I had better luck than usual with the lapped zipper. In the past, these have always frustrated me. This time, I used a different online tutorial to walk me through the process. Unlike the instructions in Reader’s Digest, this method does have a layer of stitching visible through the top of the fashion fabric. However, since the lap covers that stitching line, I think it was a good choice for me. Lapped zippers give me a headache, and this method got me quick results without harming the look of the finished garment at all.

As for the missing step in the instructions: When attaching the waistband facing, steps 16 and 17 say to pin the facing to the yoke, then press the facing away from the yoke and understitch. Surely you have to stitch the facing to the yoke before you press it upwards!! Plus, they don’t tell you to trim the seam or clip the curves before pressing the facing up and understitching. I made sure to trim excess bulk out and clip the curves, and I don’t think my result would have been as good if I had not.

What did you particularly like or dislike about the pattern?
Likes: nice shape, love the wide, curved waistband, and surprisingly, I like the pockets, which–to my surprise–do NOT mess up the line of the skirt.
Dislikes: Runs large. Faulty instructions that might trip up an even newer sewist.

Fabric Used:
Cotton khaki.

Simplicity 2451

Pattern alterations or any design changes you made:
Since I am 5’3 3/4″, I shortened the skirt on the lengthen/ shorten line by 1 1/2″. The skirt now hits just a hair above my knee when hemmed. It might have looked a bit nicer if I’d made it another 1/2″ shorter–but then, this fabric is really firm and shortening it more also might have made the flare stand out really strangely.

Because it was overlarge, I took the skirt in by about 4″ (a bit too much), and the waistband by 2″. I think that if I had started with a size 12, I would have gotten better results.

I had some fabric bunching right under the waistband–which made me look like I had a weird tummy pooch. I more or less fixed this by pulling the center front up and into the waistband by about 1/4″. I am not sure what this alteration is called, but I have had to do it on other Simplicity skirts.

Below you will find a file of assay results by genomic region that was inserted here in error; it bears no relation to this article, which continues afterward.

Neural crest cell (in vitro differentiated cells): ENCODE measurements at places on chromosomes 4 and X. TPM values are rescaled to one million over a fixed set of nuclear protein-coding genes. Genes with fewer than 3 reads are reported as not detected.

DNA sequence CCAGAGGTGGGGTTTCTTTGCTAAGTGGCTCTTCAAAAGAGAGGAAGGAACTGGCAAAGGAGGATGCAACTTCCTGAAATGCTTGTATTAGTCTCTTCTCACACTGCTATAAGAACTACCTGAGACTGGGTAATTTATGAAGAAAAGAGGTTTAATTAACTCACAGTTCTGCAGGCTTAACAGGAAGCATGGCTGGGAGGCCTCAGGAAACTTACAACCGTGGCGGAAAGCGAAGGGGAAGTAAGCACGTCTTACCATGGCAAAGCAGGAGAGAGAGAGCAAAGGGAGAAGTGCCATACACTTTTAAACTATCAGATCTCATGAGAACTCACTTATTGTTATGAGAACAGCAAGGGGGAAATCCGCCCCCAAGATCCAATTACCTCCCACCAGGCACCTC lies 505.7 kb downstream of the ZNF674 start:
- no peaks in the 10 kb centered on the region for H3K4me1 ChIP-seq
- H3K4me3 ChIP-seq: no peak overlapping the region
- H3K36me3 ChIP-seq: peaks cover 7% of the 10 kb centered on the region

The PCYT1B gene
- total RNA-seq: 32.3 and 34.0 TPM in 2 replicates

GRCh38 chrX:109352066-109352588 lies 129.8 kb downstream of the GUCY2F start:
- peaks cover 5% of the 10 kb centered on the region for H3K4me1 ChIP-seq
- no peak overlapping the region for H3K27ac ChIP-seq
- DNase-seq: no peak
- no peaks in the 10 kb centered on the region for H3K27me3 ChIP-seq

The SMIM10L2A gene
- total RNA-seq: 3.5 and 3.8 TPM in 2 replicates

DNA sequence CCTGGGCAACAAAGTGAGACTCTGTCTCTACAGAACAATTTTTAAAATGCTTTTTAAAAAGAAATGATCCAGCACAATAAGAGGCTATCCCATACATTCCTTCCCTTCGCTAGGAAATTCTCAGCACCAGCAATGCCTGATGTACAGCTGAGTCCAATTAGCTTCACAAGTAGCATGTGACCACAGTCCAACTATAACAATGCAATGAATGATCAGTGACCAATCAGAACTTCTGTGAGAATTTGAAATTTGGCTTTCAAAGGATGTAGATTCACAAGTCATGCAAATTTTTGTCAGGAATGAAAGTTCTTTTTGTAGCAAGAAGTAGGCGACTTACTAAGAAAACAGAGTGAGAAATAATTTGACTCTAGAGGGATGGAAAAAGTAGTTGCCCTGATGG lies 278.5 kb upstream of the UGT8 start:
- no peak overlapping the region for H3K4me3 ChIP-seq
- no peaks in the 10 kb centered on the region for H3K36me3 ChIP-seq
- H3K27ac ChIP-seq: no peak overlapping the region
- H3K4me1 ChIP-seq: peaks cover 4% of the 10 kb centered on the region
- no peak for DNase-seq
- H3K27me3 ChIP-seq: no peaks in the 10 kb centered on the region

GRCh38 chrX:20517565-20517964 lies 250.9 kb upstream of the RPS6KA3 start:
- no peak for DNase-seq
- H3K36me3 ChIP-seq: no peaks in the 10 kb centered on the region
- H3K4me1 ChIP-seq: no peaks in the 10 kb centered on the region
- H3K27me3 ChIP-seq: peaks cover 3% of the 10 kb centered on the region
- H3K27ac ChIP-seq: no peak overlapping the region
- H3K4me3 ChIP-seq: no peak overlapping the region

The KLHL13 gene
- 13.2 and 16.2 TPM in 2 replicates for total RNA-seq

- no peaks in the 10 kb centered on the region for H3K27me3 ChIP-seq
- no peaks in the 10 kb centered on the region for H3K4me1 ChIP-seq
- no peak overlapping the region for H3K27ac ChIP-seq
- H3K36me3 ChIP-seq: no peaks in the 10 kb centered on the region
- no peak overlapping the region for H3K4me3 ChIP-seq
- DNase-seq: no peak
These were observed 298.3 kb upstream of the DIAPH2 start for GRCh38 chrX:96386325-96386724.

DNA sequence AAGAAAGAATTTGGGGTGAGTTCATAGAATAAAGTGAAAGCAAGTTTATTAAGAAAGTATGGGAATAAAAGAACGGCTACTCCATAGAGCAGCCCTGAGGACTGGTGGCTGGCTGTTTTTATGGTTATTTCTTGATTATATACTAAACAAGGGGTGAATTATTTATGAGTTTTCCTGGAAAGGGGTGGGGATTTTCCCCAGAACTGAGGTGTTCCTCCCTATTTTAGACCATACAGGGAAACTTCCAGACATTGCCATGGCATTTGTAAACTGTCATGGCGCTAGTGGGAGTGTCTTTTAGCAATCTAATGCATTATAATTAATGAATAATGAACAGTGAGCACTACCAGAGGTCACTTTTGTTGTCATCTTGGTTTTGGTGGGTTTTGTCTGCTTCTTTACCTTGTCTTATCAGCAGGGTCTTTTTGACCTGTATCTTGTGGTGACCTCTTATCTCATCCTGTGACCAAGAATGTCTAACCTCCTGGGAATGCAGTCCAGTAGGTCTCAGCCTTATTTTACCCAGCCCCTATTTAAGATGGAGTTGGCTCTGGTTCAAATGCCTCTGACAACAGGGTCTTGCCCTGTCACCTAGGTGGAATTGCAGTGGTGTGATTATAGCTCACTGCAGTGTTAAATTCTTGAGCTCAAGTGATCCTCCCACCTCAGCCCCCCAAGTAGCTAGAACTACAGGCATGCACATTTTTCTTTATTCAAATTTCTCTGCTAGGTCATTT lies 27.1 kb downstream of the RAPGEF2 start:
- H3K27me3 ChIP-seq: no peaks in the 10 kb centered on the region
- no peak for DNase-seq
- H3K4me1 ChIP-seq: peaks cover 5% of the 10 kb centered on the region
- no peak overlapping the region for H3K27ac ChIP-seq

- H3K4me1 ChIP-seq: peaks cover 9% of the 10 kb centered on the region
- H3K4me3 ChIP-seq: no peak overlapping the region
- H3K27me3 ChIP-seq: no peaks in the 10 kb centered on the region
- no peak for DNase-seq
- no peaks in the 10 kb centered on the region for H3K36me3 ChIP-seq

Would you sew it again? Would you recommend it to others?
I would probably sew this skirt again, this time in a softer, drapier fabric.

I had purchased it as a hopeful TNT, because I like gored skirts with wide waistbands. However, with the amount of flare on this skirt and the unusualness of the wide, curved waistband, it may be a bit too distinctive to have multiples of in my closet.

Conclusion:
I sewed this skirt as a challenge to myself to make a skirt in one day. Although I didn’t actually manage to do it all in a day, it was a successful experiment in that I got a wearable garment in a much shorter time than it usually takes me to make something.

Challenge to Self: Update on Day 3

So, it is two days post “challenge” and, although I will not get this skirt finished until tomorrow, I am nearly done. This is probably the quickest I have made a wearable object. At this point, the lapped zipper is in, the waistband facing is attached and stitched down, and I’ve started pinning the hem. Although the sewing isn’t perfect, it looks really good! I’m pleased with the results of this experiment, and will definitely be wearing this in public.

Perhaps I will even issue challenges to myself more regularly!

Challenge to Self: Uh-oh.

Pattern runs large.

4:00 PM

I have discovered that this pattern runs large!

Although I made the suggested size for my hip and waist measurements, clearly it doesn’t fit. I wondered whether the finished hip measurement wasn’t a bit big for me . . . but I was worried that if I cut a size smaller, I would have too little extra fabric to adjust the fit.

Nope. I would have been fine.

Looks like I will have to take in every seam, perhaps by as much as 1/2″. I hope that won’t distort the skirt too badly.

I hate to pause on a down note, but as I mentioned in my last post, I have company to prepare for. I will have to come back to this later . . . if not tonight, then on Sunday.